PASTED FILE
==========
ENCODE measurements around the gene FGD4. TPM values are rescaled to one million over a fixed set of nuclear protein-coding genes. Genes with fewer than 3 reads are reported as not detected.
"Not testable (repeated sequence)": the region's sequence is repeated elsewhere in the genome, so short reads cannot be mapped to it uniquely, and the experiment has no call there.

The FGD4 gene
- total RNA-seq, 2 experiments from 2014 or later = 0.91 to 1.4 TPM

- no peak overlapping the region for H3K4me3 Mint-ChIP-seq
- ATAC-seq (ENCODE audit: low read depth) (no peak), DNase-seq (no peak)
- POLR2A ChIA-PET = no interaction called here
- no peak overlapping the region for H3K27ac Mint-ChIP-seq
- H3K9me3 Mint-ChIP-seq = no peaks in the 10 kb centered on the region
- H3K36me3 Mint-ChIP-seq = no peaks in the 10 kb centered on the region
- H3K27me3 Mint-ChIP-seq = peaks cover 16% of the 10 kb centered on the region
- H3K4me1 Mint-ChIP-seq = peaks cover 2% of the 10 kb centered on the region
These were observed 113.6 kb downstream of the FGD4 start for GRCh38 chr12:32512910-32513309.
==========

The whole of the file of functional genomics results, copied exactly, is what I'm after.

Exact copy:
ENCODE measurements around the gene FGD4. TPM values are rescaled to one million over a fixed set of nuclear protein-coding genes. Genes with fewer than 3 reads are reported as not detected.
"Not testable (repeated sequence)": the region's sequence is repeated elsewhere in the genome, so short reads cannot be mapped to it uniquely, and the experiment has no call there.

The FGD4 gene
- total RNA-seq, 2 experiments from 2014 or later = 0.91 to 1.4 TPM

- no peak overlapping the region for H3K4me3 Mint-ChIP-seq
- ATAC-seq (ENCODE audit: low read depth) (no peak), DNase-seq (no peak)
- POLR2A ChIA-PET = no interaction called here
- no peak overlapping the region for H3K27ac Mint-ChIP-seq
- H3K9me3 Mint-ChIP-seq = no peaks in the 10 kb centered on the region
- H3K36me3 Mint-ChIP-seq = no peaks in the 10 kb centered on the region
- H3K27me3 Mint-ChIP-seq = peaks cover 16% of the 10 kb centered on the region
- H3K4me1 Mint-ChIP-seq = peaks cover 2% of the 10 kb centered on the region
These were observed 113.6 kb downstream of the FGD4 start for GRCh38 chr12:32512910-32513309.